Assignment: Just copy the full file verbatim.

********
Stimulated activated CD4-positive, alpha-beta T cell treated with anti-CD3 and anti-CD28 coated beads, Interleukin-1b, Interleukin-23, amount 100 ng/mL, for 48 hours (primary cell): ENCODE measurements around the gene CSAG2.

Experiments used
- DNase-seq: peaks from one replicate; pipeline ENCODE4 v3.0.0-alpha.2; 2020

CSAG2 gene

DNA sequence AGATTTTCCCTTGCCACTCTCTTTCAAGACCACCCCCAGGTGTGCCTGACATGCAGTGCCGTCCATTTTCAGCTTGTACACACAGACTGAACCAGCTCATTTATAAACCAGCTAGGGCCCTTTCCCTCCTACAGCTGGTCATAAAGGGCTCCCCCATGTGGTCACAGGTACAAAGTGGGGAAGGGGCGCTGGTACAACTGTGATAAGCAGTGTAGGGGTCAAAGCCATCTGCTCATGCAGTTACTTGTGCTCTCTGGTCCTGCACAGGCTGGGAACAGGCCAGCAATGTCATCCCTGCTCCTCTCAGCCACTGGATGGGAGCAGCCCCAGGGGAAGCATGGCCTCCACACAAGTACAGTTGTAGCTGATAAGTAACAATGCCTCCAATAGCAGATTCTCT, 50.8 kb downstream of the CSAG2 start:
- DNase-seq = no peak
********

Stimulated activated CD4-positive, alpha-beta T cell treated with anti-CD3 and anti-CD28 coated beads, Interleukin-1b, Interleukin-23, amount 100 ng/mL, for 48 hours (primary cell): ENCODE measurements around the gene CSAG2.

Experiments used
- DNase-seq: peaks from one replicate; pipeline ENCODE4 v3.0.0-alpha.2; 2020

CSAG2 gene

DNA sequence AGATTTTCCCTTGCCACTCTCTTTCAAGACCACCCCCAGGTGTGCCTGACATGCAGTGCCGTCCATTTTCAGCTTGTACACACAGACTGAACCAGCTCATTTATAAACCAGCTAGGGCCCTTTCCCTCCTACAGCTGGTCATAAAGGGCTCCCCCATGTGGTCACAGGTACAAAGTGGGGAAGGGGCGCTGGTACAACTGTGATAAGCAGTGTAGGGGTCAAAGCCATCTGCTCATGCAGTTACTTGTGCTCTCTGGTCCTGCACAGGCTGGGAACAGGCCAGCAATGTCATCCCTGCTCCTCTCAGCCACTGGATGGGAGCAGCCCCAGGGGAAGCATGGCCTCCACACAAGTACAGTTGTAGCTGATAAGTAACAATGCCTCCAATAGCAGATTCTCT, 50.8 kb downstream of the CSAG2 start:
- DNase-seq = no peak